• Maryland Right to Reproductive Freedom Initiative: The Right to Reproductive Freedom initiative is a legislative-backed measure that would add the right to an abortion to the Declaration of Rights section in the state constitution, adding that every individual “has the fundamental right to reproductive freedom, including but not limited to the ability to make and effectuate decisions to prevent, continue, or end one’s own pregnancy.” 
  • South Dakota Constitutional Amendment G: Right to Abortion: The proposed amendment would make abortion care legal in the first trimester and allow the state to regulate abortion in the second and third trimesters. Abortion is currently banned at all points of pregnancy in South Dakota, with limited exceptions. The South Dakota secretary of state’s office confirmed that advocacy group Dakotans for Health submitted more than 45,000 valid petition signatures for a 2024 ballot initiative, over 10,000 more signatures than required to qualify for the ballot.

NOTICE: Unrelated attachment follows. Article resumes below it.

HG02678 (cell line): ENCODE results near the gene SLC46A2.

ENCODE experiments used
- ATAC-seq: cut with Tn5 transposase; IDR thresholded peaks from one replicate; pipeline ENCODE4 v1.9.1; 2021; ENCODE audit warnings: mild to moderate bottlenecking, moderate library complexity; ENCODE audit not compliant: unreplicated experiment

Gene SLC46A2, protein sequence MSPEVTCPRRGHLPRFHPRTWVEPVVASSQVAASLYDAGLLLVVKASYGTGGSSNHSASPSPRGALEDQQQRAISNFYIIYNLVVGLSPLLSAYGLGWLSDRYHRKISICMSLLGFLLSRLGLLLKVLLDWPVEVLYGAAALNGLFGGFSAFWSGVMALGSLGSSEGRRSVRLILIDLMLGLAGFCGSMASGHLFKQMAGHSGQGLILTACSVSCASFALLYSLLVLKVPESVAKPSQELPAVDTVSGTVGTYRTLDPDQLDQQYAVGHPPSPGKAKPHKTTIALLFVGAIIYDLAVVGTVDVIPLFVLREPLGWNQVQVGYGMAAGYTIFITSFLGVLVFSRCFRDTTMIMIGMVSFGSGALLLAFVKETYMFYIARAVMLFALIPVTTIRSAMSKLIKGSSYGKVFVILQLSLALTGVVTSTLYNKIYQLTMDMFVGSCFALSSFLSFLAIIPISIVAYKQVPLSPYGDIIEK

Reproductive Freedom Campaigns Underway that Could Appear on the 2024 Ballot:

  • Arizona [collecting signatures]: Arizona for Abortion Access, a coalition of pro-choice groups including the ACLU of Arizona, Healthcare Rising Arizona, Planned Parenthood Advocates of Arizona, and more, is gathering signatures to put a constitutional amendment affirming the right to abortion on the November 2024 ballot. The amendment would allow for abortion care up until the point of fetal viability, somewhere between 24 and 26 weeks. Abortion is currently banned at 15 weeks. In early April, Arizona for Abortion Access coalition members announced that they have gathered more than 506,000 petition signatures — far surpassing the state’s required 383,923 minimum. And they’re not stopping there; the coalition says their ultimate goal is 800,000 signatures by the July 3 deadline.
  • Arkansas [collecting signatures]: Arkansans for Limited Government are in the process of gathering the 90,704 signatures required by July 5, 2024 to get The Arkansas Abortion Amendment on the ballot. If passed by voters, the amendment would prevent the state from restricting access to abortion up to 18 weeks after fertilization or in the instance of rape or incest, fatal fetal anomaly, or when abortion is needed to protect the pregnant woman’s life or physical health.